The Raphael J. Musto Environmental Education Visitor Center at Nescopeck, a 3,500-acre park state park, serves as the hub of park activities, housing environmental education programs, visitor services and staff offices. Nescopeck has forested areas, a variety of wetlands, a small lake and a high-quality trout stream. Visitors enjoy hiking, bird-watching, cross-country skiing, fishing and hunting.
Love to golf? Greater Hazleton has more than a dozen options, including public and private facilities. You’re never more than a short drive away from a challenging course like Edgewood in the Pines, Sand Springs Country Club, or Valley Country Club.
Much like a Norman Rockwell painting, our community parks and playgrounds are well groomed and often filled with the sounds of laughing and squealing youngsters. Young and old alike flock to soak up the scenery, learn a new activity, get fit or simply hang out with friends.
A vibrant Little League program is the hot corner of the area’s amateur sports scene. Football, soccer, basketball, softball, street hockey and other organized sports are also available throughout the year. Each summer, sports camps are filled with energetic kids eager to improve their game.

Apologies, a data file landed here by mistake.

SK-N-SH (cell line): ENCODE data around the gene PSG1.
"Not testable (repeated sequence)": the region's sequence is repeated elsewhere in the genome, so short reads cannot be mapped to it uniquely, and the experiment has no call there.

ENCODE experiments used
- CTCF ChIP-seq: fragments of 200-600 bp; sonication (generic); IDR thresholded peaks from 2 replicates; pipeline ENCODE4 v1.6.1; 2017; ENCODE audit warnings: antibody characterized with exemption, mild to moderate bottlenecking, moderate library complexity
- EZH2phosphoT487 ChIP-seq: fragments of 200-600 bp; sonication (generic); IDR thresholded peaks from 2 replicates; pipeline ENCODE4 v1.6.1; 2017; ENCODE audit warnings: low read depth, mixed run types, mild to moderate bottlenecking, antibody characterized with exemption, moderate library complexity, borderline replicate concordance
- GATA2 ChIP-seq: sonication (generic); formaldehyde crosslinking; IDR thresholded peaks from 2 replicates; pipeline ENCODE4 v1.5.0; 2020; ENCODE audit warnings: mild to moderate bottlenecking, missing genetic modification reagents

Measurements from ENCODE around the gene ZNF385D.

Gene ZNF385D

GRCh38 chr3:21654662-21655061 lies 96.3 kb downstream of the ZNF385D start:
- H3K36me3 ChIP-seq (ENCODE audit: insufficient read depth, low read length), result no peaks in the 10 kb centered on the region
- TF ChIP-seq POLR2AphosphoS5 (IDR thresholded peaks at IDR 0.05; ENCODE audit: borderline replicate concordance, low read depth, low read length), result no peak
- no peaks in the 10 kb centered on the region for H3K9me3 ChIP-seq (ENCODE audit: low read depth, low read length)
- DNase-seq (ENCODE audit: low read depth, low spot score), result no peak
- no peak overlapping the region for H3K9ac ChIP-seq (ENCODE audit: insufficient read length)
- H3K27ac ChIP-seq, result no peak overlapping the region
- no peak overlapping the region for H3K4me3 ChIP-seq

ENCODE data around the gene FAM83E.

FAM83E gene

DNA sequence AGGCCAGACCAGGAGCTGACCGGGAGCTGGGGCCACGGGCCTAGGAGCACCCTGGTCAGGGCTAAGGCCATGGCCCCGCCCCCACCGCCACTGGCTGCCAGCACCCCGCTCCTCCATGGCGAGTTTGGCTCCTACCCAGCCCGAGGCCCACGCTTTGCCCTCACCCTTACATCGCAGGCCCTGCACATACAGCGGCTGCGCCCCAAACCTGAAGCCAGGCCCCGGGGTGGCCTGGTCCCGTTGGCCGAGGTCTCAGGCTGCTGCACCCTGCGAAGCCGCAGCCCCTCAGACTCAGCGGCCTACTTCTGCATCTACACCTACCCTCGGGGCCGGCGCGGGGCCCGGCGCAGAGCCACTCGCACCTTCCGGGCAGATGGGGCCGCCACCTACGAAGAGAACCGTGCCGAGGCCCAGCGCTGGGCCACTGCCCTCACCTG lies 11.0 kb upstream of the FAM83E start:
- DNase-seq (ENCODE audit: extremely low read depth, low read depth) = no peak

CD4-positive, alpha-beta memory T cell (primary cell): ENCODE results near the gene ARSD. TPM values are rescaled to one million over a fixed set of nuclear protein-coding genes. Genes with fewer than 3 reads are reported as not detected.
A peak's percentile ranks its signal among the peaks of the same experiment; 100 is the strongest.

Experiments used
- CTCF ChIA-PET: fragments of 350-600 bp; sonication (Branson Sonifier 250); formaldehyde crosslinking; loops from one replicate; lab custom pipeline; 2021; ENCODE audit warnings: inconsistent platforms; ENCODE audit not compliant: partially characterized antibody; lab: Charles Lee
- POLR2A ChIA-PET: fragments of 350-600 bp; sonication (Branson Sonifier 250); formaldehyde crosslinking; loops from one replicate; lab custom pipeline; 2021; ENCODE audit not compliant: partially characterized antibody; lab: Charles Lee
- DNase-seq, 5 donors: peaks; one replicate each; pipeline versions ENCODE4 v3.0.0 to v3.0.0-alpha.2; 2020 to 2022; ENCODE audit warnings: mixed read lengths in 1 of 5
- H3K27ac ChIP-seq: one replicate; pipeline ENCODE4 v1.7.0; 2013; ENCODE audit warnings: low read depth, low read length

We’re not kidding when we say there are dozens of opportunities for grown-ups too. Adult basketball, volleyball, softball and baseball leagues are very popular. Adult and youth bowling leagues roll virtually every night at West Hazleton’s Bowl Arena, Valley Lanes just down the road in Sybertsville, and over in Freeland at St. Michael’s Recreation Center.
If watching professional-level sports is more your thing, head up to the Montage area to watch the Scranton/Wilkes-Barre Yankees play AAA baseball. You’ll enjoy the cozy confines of PNC Field, where tomorrow’s professionals play today! And you can enjoy a hot dog and a cold beer while you soak up the action.